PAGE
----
Climate change may halve the world’s regions suitable for growing coffee, report shows

Farmer collecting coffee in a small town of Nicaragua, near the border with Honduras. (Credit: AP)

Climate change is expected to drastically reduce the area of land suitable for coffee production around the world, affecting more than 120 million of the world’s poorest people who rely on the coffee industry for their livelihoods.

The new report by the The Climate Institute of Sydney, which was commissioned by Fairtrade Australia and New Zealand, stated that its goal was to better understand the effects of climate on global supply.

Though it doesn’t provide new data, the report does draw from the most important regional and global research to illustrate the troubling future for the coffee industry.

“Without strong action to reduce emissions, climate change is projected to cut the global area suitable for coffee production by as much as 50 percent by 2050,” Climate Institute researchers wrote in the report. “By 2080, wild coffee, an important genetic resource for farmers, could become extinct.”

On a regional level, according to the report, the impact of climate change on the world’s coffee growers would vary over the next few decades. In Tanzania, where 2.4 million people’s livelihoods rely on coffee, there has been a 50 percent decline in production since the 1960s due to steadily rising temperatures. And by 2060, the country’s coffee yields are projected to reach “critically low levels.”

John Connor, CEO of the Climate Institute, told ABC News Radio’s Sandy Aloisi that climate change is already affecting the coffee industry in more ways than just rising temperatures.

“It’s not just the heat, which is a big factor which is driving some of the regions where coffee is produced uphill,” Connor said. “We’re also seeing extra diseases increasing and being able to go up into those areas.”

In Central America, for example, extreme temperatures and unusual high-altitude rains have caused a surge of pests and disease through coffee farms. In 2012, coffee leaf rust affected half of the coffee across the Central American region, leading to an 85 percent product loss for some Guatemalan farmers.

Over the course of that year and into 2013, the damage in Central America amounted to about $500 million and put 350,000 people out of work.

In recent years, Starbucks, Lavazza and other coffee industry giants have also warned that climate change is posing a risk to the industry. In 2011, Starbuck’s director of environmental affairs, Jim Hanna, told the Guardian that climate change is a “potentially significant risk to our supply chain.”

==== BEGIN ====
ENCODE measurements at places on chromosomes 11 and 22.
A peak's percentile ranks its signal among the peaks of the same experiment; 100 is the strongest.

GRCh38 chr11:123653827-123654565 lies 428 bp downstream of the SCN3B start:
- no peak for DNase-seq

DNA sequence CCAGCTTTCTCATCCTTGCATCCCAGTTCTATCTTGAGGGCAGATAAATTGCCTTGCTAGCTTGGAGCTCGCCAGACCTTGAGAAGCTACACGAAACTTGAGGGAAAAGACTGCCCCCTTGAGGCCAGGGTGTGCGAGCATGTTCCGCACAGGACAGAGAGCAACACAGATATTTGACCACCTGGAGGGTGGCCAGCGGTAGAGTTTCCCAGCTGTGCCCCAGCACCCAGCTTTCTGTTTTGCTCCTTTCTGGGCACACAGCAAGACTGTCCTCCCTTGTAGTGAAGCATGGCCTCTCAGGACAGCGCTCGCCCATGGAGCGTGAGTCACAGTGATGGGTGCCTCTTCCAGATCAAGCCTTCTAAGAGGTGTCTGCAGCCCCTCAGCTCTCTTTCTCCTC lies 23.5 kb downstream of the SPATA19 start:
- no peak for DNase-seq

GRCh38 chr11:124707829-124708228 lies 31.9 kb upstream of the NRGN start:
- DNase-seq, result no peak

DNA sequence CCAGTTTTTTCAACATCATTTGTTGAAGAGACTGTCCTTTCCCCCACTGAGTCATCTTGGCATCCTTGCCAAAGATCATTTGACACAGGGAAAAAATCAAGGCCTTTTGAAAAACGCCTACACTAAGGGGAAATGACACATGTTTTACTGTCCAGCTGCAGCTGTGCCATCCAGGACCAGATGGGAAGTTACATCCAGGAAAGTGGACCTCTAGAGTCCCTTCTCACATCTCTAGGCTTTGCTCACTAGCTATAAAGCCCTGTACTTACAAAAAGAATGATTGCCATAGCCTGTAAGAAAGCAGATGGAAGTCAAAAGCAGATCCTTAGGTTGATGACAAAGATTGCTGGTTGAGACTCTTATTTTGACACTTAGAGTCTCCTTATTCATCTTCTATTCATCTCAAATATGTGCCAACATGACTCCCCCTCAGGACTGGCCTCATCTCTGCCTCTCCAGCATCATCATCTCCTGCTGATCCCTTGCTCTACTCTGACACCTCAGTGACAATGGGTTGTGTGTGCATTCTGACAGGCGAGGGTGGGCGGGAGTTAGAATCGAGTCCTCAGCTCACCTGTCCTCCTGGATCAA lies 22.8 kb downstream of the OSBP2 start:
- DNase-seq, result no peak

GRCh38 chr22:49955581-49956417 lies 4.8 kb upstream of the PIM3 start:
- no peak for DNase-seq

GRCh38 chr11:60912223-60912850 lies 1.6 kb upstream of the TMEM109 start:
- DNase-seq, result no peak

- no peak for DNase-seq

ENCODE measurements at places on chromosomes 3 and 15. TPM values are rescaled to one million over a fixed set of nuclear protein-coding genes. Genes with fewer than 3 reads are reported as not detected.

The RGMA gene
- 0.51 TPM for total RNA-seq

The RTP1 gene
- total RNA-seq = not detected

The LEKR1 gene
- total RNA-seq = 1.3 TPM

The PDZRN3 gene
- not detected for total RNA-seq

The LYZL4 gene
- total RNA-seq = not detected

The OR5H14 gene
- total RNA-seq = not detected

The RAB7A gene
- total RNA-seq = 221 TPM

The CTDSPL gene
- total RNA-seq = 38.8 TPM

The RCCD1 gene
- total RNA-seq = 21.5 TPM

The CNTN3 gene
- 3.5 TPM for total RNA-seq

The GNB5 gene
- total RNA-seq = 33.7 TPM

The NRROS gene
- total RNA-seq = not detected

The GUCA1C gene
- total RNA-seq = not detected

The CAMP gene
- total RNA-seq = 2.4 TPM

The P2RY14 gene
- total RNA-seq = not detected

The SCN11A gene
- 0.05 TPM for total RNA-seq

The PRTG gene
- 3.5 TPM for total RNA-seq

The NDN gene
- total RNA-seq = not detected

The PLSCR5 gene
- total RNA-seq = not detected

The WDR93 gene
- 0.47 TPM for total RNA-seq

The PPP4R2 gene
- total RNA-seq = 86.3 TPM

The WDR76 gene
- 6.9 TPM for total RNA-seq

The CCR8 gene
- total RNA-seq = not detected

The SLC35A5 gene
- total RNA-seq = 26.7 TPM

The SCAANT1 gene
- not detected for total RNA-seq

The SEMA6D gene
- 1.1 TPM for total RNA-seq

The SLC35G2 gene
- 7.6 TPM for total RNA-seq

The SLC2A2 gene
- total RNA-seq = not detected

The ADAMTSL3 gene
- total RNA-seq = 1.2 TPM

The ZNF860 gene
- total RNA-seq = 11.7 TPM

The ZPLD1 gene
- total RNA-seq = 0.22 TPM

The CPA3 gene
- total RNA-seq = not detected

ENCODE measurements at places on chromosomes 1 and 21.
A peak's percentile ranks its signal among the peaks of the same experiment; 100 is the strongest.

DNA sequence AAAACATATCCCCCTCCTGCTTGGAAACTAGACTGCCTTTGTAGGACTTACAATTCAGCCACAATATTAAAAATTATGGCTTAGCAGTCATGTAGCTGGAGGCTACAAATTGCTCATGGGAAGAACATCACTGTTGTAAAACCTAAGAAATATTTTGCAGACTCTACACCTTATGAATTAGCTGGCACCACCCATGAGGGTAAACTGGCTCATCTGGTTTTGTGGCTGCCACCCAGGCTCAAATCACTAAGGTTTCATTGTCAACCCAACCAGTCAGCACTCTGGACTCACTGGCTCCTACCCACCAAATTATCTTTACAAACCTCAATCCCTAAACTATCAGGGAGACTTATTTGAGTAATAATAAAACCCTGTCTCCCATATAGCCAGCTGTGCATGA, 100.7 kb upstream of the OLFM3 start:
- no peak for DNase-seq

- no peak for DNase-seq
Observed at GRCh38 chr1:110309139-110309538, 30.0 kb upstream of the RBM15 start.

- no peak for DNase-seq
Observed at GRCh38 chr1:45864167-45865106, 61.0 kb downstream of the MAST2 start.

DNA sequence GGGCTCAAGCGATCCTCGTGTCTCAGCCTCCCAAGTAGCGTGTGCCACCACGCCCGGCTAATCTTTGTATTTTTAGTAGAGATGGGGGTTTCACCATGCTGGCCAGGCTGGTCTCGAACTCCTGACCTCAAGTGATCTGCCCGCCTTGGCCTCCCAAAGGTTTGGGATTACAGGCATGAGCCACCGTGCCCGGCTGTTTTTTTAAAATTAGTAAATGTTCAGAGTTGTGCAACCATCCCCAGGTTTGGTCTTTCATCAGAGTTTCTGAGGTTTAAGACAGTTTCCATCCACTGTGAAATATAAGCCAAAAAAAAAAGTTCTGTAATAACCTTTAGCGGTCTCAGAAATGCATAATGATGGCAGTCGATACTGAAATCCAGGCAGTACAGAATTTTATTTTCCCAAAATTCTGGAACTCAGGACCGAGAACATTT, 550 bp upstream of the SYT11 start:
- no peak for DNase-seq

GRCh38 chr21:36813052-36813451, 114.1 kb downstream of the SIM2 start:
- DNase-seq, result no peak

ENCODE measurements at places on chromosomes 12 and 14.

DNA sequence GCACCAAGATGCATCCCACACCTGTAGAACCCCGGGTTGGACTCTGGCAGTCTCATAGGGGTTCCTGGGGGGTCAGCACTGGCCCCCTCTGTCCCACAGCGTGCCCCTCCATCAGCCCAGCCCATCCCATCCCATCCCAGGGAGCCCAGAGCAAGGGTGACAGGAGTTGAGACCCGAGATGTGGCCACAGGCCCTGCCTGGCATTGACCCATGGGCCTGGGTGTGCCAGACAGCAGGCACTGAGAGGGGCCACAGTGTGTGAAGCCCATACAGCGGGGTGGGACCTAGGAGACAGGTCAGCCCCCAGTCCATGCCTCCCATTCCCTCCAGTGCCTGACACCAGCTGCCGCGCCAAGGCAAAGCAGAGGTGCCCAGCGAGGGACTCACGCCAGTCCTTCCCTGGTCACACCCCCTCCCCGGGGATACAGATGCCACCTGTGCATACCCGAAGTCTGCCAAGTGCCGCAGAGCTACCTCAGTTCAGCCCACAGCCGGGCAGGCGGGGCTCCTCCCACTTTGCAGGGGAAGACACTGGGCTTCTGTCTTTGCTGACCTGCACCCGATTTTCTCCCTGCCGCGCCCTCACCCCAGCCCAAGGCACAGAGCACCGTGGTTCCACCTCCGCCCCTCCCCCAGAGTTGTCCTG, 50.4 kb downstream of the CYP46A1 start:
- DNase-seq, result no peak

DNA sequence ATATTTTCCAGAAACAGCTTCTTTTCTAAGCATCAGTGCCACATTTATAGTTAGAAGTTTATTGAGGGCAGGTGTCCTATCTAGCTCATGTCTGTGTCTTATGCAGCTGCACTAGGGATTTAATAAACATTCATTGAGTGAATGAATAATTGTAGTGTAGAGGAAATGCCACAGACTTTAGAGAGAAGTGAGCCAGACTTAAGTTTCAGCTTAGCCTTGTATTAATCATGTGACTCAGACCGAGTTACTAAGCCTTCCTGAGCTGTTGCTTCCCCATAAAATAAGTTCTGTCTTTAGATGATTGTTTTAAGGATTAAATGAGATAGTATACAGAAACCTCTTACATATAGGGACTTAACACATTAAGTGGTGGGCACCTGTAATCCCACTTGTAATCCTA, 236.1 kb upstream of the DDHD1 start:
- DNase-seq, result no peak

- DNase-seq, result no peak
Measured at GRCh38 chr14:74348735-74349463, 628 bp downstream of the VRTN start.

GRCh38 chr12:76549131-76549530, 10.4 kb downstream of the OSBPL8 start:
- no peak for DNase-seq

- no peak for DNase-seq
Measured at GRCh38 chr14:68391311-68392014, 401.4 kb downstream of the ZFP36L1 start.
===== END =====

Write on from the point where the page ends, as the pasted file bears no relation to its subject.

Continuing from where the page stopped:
“If we sit by and wait until the impacts of climate change are so severe that [it]is impacting our supply chain then that puts us at a greater risk,” he said.

The Climate Institute’s report offers several ways to make coffee – and the people who rely on its production for their livelihoods – more resilient. Coffee farmers could move away from the equator and farther up mountains, for example, to adapt to rising temperatures.

The downside of relocating is that coffee production would probably come into conflict with other land uses, including forests. The report also warns that since coffee plants take several years to become productive, relocation would be difficult if not impossible without assistance.

Other strategies involve developing more resilient production systems and diversifying crops – which also require support – but ultimately, the study predicts that climate change could push many producers out of coffee altogether.

Although it seems the world’s changing climate will inevitably hurt the industry, some of the world’s top coffee producers are already taking action: several big coffee companies set up the “initiative for coffee and climate” in 2010, in an effort to help farmers respond to climate change.

Not surprisingly, an important component of wide-scale change will also be on an individual buyer level. Coffee consumers around the world can do their part by only buying brands that “provide a fair return to farmers and their communities,” John Connor told the Guardian, “while helping to build their capacity to adapt to climate change.”

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Lisa Nikolau

Lisa Nikolau is a Madrid-based reporter for Humanosphere, covering gender equality, indigenous rights and poverty in Latin America and worldwide. Find her on Twitter at @lisanikolau, email lisa.nikolau@humanosphere.org or see her latest work at www.lisanikolau.com